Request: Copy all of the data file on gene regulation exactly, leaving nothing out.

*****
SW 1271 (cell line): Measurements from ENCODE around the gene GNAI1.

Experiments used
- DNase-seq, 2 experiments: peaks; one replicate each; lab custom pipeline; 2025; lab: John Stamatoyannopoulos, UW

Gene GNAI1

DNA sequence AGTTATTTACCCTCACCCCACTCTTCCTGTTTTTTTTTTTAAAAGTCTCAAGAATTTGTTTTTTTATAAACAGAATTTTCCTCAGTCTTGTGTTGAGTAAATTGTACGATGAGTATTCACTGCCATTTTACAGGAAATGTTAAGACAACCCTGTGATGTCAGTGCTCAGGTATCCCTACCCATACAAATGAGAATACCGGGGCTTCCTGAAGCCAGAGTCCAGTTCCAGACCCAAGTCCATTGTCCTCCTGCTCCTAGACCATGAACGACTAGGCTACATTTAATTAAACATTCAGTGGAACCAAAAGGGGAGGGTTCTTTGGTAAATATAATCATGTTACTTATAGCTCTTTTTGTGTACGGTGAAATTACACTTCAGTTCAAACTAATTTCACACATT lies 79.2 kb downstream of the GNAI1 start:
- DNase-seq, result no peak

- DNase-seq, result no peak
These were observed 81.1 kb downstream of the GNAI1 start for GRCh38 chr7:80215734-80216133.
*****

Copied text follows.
SW 1271 (cell line): Measurements from ENCODE around the gene GNAI1.

Experiments used
- DNase-seq, 2 experiments: peaks; one replicate each; lab custom pipeline; 2025; lab: John Stamatoyannopoulos, UW

Gene GNAI1

DNA sequence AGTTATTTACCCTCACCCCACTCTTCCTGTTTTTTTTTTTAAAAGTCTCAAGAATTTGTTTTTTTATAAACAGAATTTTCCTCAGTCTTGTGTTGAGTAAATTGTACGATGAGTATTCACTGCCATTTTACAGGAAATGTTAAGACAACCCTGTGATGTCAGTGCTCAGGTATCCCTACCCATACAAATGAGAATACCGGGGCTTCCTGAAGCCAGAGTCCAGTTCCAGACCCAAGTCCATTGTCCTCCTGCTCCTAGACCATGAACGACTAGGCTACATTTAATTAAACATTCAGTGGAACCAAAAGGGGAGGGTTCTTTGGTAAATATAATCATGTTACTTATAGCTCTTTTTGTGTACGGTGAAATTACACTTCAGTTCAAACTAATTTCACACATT lies 79.2 kb downstream of the GNAI1 start:
- DNase-seq, result no peak

- DNase-seq, result no peak
These were observed 81.1 kb downstream of the GNAI1 start for GRCh38 chr7:80215734-80216133.